Wednesday, September 22, 2010

Tomorrow Marks the 6th Month Anniversary of Obamacare - A Look at the Numbers

Six months after enactment of the Democrats’ new health care law, a look at the first stages of its implementation reveals how the legislation falls short with respect to costs, premiums, preserving Americans’ existing coverage, and providing full transparency and accountability:

4,103—Pages of regulations issued on the health care law through September 17, 2010

12—Number of final regulations not subjected to public scrutiny before taking effect

5—Missed implementation deadlines to date

16—Unanswered letters from House and Senate Republicans to the Administration on the health law

22—States that have joined legal actions to block all or part of the law from taking effect

667,680—Number of Missouri voters that rejected the health care law’s individual mandate, supporting a ballot referendum objecting to the federal law by a 71%-29% margin

500,000—Individuals with pre-existing conditions who could be denied coverage due to under-funding of the law’s high-risk pool program, according to the Congressional Budget Office (CBO)

40,000,000—Firms subject to the health law’s new 1099 reporting requirements, which the National Federation of Independent Business called a “tremendous new paperwork compliance burden”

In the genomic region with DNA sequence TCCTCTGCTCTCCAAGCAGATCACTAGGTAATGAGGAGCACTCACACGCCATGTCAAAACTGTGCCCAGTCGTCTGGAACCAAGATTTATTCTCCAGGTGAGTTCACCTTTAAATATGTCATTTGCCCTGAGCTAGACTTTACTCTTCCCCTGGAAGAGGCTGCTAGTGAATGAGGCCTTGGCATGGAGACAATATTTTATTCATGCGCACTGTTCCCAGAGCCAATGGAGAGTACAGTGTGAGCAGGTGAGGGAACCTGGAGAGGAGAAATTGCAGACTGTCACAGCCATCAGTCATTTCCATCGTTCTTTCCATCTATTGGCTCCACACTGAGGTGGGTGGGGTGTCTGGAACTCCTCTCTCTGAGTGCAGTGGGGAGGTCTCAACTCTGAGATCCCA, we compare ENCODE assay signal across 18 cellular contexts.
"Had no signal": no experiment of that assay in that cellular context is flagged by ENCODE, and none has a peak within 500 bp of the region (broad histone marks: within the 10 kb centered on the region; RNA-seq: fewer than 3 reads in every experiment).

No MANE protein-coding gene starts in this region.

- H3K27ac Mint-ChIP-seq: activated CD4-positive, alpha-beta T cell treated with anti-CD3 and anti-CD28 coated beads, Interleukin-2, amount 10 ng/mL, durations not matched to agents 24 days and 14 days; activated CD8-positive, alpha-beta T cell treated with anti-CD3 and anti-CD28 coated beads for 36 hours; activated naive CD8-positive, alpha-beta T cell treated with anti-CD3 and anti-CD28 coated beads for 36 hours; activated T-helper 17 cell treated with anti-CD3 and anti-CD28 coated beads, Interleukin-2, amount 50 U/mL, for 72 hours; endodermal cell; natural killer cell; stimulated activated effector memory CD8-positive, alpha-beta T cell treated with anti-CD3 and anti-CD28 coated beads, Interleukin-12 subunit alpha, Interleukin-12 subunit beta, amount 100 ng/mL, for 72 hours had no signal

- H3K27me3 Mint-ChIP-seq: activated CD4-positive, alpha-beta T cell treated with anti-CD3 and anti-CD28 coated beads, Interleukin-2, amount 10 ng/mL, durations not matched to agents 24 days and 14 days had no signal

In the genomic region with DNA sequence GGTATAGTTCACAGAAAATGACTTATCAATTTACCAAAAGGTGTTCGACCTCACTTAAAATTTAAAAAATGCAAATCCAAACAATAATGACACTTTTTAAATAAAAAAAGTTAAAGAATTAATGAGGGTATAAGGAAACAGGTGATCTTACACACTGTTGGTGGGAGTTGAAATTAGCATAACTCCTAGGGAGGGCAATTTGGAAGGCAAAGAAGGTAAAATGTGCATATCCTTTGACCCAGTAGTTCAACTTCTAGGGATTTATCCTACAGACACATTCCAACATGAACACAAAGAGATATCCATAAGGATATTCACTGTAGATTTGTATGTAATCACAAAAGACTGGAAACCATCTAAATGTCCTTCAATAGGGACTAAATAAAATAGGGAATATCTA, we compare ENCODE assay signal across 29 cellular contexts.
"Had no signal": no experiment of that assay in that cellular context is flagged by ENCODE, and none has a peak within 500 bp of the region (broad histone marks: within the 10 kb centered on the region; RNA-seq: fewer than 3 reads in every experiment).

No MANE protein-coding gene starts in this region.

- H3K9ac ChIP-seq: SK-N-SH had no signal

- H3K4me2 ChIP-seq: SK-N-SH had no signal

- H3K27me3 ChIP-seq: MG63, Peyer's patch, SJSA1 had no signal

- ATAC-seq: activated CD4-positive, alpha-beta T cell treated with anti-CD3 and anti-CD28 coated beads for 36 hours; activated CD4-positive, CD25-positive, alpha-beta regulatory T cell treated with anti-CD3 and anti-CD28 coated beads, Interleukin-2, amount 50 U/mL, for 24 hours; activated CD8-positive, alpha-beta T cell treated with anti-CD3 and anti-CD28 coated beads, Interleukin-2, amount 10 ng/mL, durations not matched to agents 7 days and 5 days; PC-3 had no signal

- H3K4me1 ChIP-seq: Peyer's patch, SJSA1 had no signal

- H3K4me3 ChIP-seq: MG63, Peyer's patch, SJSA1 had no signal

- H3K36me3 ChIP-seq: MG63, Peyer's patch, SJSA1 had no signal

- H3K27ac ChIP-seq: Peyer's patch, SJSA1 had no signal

9—Regulations released to date that will increase premium costs for individuals and employers, according to the Administration’s own estimates

$2,500—Premium reduction promised by candidate Obama “by the end of my first term as President”

750,000—Reduction in the American labor force due to provisions in the law that “will effectively increase marginal tax rates, which will also discourage work,” according to the CBO

$310,800,000,000—Projected increase in health care costs as a direct result of the legislation, according to the Administration’s own actuaries

7,400,000—Reduction in Medicare Advantage enrollment as a result of the health care law, resulting in a loss of choice for seniors and millions of beneficiaries losing their current health plan

51%—Percentage of American workers who will lose their current health coverage by 2013, according to the Administration’s own estimates

0—Public hearings held before President Obama appointed Dr. Donald Berwick—an advocate of health care rationing—to head an agency that “finances health care for one in three Americans” and spends $800 billion annually

Even though we have seen only a few of the law’s initial provisions take effect, the impact can already be felt by American families and businesses, who face higher costs, economic uncertainty, and loss of their current coverage. How much longer will these ill effects persist before the President and Democrats in Congress admit that their legislation will harm, not help, the American people?

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